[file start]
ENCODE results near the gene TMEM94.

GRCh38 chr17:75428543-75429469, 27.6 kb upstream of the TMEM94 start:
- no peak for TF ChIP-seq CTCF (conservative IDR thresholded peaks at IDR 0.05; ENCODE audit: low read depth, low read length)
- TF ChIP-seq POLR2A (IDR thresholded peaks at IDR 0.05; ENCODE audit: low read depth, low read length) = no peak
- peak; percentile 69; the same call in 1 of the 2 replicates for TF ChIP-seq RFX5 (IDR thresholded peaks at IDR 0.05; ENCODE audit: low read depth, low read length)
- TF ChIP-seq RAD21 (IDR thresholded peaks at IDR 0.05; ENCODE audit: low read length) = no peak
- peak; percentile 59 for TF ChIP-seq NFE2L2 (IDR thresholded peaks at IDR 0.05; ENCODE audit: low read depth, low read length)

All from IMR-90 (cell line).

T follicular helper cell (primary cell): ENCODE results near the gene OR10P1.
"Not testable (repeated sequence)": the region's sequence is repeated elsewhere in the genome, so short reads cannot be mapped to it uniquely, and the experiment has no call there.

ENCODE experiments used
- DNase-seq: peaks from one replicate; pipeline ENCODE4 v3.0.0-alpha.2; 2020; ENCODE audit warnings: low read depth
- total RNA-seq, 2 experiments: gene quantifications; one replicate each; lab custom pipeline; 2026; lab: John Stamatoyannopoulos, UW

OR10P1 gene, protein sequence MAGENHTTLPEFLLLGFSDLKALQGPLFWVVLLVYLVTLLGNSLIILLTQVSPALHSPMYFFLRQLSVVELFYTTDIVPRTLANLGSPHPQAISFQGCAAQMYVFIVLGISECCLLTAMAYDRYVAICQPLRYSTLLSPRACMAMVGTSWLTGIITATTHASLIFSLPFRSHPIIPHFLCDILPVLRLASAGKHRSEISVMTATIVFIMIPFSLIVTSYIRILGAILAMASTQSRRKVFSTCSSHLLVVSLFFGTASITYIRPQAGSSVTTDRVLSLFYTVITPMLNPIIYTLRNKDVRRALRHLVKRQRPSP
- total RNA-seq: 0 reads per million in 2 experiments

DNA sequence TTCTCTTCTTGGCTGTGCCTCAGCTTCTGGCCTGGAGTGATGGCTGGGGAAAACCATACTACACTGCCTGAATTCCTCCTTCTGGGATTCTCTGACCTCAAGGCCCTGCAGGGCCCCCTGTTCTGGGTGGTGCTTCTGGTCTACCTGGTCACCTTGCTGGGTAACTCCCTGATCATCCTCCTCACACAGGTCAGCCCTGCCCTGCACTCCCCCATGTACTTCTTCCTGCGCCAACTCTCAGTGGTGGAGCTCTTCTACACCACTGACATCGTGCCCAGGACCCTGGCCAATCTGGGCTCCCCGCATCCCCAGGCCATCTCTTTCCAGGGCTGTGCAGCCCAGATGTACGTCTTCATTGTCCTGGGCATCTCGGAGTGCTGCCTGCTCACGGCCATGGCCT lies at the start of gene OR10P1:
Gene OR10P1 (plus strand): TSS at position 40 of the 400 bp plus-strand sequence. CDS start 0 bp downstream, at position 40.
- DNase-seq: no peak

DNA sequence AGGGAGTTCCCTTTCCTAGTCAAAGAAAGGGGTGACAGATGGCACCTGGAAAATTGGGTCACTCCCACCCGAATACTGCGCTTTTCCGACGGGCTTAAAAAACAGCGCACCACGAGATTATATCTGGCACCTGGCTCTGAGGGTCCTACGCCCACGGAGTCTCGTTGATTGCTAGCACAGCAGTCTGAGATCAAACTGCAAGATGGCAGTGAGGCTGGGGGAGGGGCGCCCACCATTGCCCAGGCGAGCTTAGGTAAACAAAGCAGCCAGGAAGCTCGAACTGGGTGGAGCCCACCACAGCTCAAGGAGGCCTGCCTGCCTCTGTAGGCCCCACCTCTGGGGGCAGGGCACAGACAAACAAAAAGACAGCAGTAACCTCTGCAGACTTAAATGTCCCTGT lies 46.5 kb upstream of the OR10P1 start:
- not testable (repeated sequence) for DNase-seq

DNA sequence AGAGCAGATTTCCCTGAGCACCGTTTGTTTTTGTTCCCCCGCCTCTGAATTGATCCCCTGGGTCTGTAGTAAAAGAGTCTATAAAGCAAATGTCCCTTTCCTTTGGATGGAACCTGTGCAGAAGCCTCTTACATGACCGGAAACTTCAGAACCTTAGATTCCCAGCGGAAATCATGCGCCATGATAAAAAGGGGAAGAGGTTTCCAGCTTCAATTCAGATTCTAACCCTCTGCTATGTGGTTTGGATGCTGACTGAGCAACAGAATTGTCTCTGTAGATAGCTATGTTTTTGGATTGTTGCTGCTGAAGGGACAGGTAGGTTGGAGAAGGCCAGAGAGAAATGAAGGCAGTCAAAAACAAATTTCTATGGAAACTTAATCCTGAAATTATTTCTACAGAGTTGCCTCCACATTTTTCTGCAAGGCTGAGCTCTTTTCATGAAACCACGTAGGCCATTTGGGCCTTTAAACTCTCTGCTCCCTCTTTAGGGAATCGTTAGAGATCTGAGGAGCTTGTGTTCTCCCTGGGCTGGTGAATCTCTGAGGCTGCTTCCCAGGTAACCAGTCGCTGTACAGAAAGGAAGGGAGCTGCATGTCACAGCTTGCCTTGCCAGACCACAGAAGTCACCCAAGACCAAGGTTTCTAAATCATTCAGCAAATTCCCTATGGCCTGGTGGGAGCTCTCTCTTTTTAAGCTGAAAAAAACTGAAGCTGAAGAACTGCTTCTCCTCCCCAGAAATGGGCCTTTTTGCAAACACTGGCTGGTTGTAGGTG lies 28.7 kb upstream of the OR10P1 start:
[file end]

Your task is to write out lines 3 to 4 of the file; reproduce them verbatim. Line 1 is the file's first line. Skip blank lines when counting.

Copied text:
- no peak for TF ChIP-seq CTCF (conservative IDR thresholded peaks at IDR 0.05; ENCODE audit: low read depth, low read length)
- TF ChIP-seq POLR2A (IDR thresholded peaks at IDR 0.05; ENCODE audit: low read depth, low read length) = no peak